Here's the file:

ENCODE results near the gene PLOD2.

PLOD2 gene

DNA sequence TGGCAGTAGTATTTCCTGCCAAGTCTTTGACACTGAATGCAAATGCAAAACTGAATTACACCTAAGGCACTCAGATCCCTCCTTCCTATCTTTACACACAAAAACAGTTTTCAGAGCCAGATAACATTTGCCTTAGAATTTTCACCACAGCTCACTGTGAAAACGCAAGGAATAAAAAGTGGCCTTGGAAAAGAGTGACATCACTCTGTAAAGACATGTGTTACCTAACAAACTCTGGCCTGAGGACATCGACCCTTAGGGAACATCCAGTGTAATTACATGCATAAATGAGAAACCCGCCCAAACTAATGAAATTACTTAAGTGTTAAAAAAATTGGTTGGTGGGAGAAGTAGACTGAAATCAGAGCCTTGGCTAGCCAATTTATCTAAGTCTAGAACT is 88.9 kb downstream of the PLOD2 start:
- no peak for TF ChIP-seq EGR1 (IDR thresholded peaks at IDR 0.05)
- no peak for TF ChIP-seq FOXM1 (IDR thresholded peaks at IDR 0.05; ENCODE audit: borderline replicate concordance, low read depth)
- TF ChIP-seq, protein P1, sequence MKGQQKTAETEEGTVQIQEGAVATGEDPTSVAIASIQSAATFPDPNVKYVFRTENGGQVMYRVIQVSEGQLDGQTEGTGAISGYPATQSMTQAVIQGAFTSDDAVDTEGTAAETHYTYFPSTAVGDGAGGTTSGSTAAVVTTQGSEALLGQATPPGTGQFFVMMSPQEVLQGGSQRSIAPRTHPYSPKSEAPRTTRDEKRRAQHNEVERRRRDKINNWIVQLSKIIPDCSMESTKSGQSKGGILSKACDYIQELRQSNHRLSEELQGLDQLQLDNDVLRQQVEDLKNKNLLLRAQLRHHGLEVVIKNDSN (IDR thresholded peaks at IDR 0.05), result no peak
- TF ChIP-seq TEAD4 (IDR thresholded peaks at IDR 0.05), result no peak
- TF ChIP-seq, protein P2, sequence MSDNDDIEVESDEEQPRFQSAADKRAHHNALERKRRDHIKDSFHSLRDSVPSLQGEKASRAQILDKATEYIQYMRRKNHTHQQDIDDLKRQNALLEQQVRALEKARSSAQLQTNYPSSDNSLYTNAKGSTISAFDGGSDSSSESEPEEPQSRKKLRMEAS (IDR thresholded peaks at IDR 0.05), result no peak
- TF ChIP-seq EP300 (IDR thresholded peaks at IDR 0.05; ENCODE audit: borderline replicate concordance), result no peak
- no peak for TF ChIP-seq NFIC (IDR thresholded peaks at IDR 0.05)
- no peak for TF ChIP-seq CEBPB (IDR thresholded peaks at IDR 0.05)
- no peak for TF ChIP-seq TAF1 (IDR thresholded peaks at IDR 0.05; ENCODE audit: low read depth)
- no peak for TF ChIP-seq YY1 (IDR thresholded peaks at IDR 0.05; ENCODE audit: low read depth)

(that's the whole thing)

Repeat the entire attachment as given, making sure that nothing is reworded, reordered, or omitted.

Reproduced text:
ENCODE results near the gene PLOD2.

PLOD2 gene

DNA sequence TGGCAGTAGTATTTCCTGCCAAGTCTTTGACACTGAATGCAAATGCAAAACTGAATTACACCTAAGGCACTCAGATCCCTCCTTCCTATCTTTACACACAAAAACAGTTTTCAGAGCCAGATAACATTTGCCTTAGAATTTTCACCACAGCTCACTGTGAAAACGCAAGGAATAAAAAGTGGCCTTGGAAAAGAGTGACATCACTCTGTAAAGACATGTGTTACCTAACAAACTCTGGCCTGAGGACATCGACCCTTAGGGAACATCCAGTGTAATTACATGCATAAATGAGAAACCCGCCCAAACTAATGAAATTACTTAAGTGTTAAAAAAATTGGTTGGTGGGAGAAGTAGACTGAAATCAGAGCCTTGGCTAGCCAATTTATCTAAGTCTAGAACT is 88.9 kb downstream of the PLOD2 start:
- no peak for TF ChIP-seq EGR1 (IDR thresholded peaks at IDR 0.05)
- no peak for TF ChIP-seq FOXM1 (IDR thresholded peaks at IDR 0.05; ENCODE audit: borderline replicate concordance, low read depth)
- TF ChIP-seq, protein P1, sequence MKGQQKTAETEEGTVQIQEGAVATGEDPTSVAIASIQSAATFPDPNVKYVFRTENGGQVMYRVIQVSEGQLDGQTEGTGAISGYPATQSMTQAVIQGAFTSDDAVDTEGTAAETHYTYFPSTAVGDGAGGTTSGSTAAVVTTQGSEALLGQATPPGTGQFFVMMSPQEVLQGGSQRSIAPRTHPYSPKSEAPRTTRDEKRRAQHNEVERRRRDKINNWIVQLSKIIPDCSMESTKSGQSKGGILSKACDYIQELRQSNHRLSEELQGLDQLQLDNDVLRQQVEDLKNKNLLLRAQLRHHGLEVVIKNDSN (IDR thresholded peaks at IDR 0.05), result no peak
- TF ChIP-seq TEAD4 (IDR thresholded peaks at IDR 0.05), result no peak
- TF ChIP-seq, protein P2, sequence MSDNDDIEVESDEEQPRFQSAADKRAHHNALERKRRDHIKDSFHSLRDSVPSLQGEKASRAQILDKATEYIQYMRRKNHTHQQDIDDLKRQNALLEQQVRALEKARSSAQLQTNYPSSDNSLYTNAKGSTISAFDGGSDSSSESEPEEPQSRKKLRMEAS (IDR thresholded peaks at IDR 0.05), result no peak
- TF ChIP-seq EP300 (IDR thresholded peaks at IDR 0.05; ENCODE audit: borderline replicate concordance), result no peak
- no peak for TF ChIP-seq NFIC (IDR thresholded peaks at IDR 0.05)
- no peak for TF ChIP-seq CEBPB (IDR thresholded peaks at IDR 0.05)
- no peak for TF ChIP-seq TAF1 (IDR thresholded peaks at IDR 0.05; ENCODE audit: low read depth)
- no peak for TF ChIP-seq YY1 (IDR thresholded peaks at IDR 0.05; ENCODE audit: low read depth)